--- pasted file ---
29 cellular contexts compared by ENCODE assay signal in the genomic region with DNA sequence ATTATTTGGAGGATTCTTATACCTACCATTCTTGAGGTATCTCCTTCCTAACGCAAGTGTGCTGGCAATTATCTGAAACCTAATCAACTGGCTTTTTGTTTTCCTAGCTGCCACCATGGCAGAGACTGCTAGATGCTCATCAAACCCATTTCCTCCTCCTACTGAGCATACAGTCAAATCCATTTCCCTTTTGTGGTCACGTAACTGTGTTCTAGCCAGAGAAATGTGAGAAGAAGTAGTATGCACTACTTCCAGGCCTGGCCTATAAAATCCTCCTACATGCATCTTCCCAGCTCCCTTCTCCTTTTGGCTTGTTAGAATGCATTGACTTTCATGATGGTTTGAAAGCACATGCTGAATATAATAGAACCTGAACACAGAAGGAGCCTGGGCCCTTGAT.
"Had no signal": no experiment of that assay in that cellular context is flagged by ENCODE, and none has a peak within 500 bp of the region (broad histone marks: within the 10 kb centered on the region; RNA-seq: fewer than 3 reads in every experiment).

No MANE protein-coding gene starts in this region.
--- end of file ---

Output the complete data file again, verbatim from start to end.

29 cellular contexts compared by ENCODE assay signal in the genomic region with DNA sequence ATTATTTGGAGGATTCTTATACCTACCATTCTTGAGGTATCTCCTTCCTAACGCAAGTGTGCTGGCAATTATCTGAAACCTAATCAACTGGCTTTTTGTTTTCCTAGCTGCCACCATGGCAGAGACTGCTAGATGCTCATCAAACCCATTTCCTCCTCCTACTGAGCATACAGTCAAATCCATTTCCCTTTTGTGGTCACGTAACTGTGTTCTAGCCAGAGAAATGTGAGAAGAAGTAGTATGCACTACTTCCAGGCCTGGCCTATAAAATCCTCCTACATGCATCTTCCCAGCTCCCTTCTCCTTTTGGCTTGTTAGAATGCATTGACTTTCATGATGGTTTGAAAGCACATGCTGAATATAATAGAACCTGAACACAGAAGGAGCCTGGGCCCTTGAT.
"Had no signal": no experiment of that assay in that cellular context is flagged by ENCODE, and none has a peak within 500 bp of the region (broad histone marks: within the 10 kb centered on the region; RNA-seq: fewer than 3 reads in every experiment).

No MANE protein-coding gene starts in this region.